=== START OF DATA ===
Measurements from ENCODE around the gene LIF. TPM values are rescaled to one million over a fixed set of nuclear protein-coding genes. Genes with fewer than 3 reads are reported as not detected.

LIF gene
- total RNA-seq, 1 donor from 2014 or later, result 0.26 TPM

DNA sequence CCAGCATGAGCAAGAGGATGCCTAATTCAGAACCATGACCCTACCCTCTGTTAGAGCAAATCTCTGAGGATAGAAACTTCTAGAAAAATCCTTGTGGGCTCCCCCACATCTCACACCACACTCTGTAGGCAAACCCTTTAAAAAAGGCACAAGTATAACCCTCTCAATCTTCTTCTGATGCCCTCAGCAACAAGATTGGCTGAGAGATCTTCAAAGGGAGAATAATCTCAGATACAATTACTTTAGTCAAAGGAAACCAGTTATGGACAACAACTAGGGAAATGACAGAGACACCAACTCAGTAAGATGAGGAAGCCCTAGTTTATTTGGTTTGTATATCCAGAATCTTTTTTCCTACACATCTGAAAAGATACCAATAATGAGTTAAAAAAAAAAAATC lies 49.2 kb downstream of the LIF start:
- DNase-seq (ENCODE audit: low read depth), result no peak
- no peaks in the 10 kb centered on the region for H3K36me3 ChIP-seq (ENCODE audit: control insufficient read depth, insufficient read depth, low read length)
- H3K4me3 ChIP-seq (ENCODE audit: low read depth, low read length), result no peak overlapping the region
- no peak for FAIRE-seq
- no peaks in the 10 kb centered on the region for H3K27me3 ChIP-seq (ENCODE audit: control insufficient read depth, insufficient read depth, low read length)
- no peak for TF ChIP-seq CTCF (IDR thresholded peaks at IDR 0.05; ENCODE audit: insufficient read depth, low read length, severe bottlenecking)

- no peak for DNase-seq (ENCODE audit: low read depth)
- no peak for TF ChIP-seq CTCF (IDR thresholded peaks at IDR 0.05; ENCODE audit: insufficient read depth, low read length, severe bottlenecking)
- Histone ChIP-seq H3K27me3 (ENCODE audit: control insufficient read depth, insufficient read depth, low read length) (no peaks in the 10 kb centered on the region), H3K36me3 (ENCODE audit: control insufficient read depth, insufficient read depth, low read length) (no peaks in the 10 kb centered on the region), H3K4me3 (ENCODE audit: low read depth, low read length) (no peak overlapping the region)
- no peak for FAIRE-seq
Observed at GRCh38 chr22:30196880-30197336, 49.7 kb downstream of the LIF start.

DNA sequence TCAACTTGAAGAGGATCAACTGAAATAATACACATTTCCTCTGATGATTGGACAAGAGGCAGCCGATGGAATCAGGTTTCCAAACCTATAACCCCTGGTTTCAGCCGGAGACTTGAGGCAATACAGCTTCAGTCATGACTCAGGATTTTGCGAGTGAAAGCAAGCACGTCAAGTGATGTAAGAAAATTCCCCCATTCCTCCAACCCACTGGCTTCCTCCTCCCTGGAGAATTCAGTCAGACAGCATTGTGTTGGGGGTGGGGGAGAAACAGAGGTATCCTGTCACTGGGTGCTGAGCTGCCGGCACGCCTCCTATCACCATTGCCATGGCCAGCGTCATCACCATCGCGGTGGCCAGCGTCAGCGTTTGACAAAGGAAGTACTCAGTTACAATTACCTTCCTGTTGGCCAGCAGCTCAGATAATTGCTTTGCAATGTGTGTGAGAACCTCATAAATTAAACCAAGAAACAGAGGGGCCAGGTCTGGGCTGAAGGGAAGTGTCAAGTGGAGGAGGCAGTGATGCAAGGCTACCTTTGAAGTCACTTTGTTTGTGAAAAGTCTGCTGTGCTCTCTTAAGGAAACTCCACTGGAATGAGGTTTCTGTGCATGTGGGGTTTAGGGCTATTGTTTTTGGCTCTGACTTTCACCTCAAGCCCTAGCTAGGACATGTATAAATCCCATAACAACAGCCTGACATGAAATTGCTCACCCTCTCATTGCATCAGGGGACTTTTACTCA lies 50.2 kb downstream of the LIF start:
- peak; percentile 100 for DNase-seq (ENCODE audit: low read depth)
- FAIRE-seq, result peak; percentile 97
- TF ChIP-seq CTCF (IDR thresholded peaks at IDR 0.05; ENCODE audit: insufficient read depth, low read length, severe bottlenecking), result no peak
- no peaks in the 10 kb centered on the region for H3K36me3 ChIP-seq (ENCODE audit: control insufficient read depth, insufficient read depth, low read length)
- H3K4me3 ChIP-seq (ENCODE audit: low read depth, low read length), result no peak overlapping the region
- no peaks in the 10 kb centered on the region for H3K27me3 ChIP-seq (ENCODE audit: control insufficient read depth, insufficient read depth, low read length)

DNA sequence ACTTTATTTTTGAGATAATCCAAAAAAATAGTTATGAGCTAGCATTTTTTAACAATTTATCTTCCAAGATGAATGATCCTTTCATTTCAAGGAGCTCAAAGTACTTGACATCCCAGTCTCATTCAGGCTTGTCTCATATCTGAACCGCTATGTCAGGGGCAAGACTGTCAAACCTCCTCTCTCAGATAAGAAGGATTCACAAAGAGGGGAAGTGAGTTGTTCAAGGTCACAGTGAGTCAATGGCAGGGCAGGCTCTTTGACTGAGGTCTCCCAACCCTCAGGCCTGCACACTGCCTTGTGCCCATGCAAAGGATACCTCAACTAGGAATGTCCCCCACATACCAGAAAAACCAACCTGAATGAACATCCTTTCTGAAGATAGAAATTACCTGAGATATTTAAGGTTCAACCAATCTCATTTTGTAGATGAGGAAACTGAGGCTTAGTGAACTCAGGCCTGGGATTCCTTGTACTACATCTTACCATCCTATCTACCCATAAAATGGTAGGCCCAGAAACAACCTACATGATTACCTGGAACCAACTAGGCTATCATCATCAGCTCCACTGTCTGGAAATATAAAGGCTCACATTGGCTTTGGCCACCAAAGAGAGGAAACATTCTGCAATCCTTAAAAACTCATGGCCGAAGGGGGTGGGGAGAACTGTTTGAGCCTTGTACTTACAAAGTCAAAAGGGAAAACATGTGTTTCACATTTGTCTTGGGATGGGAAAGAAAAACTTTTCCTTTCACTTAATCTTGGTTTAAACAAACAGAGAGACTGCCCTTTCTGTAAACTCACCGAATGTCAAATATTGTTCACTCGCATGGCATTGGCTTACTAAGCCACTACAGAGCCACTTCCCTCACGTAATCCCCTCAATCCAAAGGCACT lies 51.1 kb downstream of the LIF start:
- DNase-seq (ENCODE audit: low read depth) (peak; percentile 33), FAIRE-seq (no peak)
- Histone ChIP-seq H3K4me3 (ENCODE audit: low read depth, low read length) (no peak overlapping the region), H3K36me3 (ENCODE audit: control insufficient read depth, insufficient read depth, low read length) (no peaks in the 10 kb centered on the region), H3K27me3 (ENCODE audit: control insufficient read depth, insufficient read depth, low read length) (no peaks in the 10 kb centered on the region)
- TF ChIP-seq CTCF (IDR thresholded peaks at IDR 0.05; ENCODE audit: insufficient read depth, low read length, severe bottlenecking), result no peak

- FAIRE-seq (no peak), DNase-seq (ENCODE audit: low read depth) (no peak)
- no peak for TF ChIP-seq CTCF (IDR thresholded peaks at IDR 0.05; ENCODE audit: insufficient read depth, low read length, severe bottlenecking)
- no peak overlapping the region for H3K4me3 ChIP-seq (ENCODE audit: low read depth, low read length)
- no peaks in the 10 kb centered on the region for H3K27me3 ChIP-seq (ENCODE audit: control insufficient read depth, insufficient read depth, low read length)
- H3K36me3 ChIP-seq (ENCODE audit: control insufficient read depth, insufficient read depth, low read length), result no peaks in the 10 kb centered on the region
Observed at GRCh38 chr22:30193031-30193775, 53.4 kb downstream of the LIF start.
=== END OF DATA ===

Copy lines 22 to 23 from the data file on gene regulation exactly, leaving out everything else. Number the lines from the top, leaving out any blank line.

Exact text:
- no peaks in the 10 kb centered on the region for H3K27me3 ChIP-seq (ENCODE audit: control insufficient read depth, insufficient read depth, low read length)

DNA sequence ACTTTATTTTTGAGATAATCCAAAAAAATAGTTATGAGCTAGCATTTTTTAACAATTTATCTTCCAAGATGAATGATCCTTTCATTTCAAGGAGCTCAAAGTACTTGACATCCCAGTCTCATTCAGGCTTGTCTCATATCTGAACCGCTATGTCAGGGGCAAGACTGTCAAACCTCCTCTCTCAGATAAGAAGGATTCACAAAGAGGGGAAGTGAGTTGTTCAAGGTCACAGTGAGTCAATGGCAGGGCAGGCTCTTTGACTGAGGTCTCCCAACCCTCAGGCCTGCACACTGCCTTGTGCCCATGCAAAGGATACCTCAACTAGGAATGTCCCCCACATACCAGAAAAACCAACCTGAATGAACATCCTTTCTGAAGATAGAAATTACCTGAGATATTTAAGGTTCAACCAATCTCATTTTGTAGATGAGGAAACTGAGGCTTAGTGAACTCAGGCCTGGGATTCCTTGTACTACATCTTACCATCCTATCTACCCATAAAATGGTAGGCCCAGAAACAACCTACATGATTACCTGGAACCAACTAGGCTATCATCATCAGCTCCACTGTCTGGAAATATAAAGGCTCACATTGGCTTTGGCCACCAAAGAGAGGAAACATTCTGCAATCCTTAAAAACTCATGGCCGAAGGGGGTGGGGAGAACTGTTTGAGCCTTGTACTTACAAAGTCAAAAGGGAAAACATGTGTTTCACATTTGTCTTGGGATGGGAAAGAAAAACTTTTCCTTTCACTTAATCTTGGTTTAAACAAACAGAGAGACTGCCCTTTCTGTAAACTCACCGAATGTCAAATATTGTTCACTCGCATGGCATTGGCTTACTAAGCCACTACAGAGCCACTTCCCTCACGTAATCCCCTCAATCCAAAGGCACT lies 51.1 kb downstream of the LIF start: